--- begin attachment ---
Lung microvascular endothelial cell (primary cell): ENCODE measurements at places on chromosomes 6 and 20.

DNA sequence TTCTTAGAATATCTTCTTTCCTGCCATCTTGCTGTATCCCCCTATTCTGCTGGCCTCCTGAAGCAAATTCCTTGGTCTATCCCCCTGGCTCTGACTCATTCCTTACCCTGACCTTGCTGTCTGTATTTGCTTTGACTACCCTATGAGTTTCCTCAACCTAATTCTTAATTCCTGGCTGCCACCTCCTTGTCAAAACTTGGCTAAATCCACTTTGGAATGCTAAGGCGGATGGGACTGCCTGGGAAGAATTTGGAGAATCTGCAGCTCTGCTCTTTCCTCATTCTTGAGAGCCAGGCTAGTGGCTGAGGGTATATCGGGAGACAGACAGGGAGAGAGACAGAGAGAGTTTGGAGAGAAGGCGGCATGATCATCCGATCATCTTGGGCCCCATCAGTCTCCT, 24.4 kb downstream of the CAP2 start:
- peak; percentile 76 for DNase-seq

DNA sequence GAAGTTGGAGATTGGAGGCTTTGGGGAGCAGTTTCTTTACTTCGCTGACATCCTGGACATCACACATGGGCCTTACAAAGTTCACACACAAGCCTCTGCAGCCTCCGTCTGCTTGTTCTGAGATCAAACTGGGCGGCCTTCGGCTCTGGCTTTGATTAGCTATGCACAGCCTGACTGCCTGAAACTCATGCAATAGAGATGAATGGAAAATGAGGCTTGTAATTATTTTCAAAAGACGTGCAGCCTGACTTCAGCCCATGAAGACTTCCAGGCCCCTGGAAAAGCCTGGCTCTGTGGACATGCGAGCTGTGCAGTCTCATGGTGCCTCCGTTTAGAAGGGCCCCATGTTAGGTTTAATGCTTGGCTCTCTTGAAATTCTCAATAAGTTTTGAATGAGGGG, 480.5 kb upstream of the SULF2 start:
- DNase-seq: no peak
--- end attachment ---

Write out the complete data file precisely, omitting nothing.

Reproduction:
Lung microvascular endothelial cell (primary cell): ENCODE measurements at places on chromosomes 6 and 20.

DNA sequence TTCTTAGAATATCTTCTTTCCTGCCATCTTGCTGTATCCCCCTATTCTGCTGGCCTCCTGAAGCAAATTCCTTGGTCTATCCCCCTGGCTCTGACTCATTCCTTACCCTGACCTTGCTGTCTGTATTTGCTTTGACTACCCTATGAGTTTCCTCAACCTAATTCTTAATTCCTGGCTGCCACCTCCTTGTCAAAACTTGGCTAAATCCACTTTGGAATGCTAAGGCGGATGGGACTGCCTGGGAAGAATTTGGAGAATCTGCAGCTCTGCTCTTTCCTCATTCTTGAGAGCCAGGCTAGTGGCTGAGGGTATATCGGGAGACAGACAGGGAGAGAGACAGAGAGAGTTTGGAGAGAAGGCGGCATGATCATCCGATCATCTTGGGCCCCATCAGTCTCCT, 24.4 kb downstream of the CAP2 start:
- peak; percentile 76 for DNase-seq

DNA sequence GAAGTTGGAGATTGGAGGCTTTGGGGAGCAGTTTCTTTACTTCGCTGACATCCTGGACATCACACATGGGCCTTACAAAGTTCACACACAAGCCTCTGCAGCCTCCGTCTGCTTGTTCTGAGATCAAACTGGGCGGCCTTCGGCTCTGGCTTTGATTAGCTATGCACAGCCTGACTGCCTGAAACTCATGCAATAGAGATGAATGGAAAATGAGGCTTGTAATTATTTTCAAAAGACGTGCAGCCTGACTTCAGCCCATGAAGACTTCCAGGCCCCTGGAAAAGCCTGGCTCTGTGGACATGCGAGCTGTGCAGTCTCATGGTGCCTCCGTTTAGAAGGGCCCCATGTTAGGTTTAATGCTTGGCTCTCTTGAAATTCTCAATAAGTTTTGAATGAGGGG, 480.5 kb upstream of the SULF2 start:
- DNase-seq: no peak